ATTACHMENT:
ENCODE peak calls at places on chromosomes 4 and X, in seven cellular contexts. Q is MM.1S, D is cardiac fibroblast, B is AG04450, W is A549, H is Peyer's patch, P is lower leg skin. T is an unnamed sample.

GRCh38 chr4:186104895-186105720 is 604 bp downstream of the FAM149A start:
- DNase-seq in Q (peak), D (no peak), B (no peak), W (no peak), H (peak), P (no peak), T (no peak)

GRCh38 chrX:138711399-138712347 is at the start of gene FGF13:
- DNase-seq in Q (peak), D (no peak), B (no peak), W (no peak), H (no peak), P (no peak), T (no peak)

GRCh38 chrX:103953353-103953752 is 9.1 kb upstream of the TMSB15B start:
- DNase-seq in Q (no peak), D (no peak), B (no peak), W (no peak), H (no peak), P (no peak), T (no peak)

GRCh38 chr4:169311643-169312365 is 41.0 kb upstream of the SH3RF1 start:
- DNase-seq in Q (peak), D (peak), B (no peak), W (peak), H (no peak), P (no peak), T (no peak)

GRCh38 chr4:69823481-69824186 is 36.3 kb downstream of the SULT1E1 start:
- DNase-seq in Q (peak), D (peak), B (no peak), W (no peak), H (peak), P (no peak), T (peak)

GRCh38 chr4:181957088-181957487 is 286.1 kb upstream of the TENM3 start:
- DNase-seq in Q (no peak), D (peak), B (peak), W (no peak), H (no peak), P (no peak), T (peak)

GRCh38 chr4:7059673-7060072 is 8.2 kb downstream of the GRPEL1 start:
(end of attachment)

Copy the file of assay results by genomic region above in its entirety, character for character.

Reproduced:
ENCODE peak calls at places on chromosomes 4 and X, in seven cellular contexts. Q is MM.1S, D is cardiac fibroblast, B is AG04450, W is A549, H is Peyer's patch, P is lower leg skin. T is an unnamed sample.

GRCh38 chr4:186104895-186105720 is 604 bp downstream of the FAM149A start:
- DNase-seq in Q (peak), D (no peak), B (no peak), W (no peak), H (peak), P (no peak), T (no peak)

GRCh38 chrX:138711399-138712347 is at the start of gene FGF13:
- DNase-seq in Q (peak), D (no peak), B (no peak), W (no peak), H (no peak), P (no peak), T (no peak)

GRCh38 chrX:103953353-103953752 is 9.1 kb upstream of the TMSB15B start:
- DNase-seq in Q (no peak), D (no peak), B (no peak), W (no peak), H (no peak), P (no peak), T (no peak)

GRCh38 chr4:169311643-169312365 is 41.0 kb upstream of the SH3RF1 start:
- DNase-seq in Q (peak), D (peak), B (no peak), W (peak), H (no peak), P (no peak), T (no peak)

GRCh38 chr4:69823481-69824186 is 36.3 kb downstream of the SULT1E1 start:
- DNase-seq in Q (peak), D (peak), B (no peak), W (no peak), H (peak), P (no peak), T (peak)

GRCh38 chr4:181957088-181957487 is 286.1 kb upstream of the TENM3 start:
- DNase-seq in Q (no peak), D (peak), B (peak), W (no peak), H (no peak), P (no peak), T (peak)

GRCh38 chr4:7059673-7060072 is 8.2 kb downstream of the GRPEL1 start: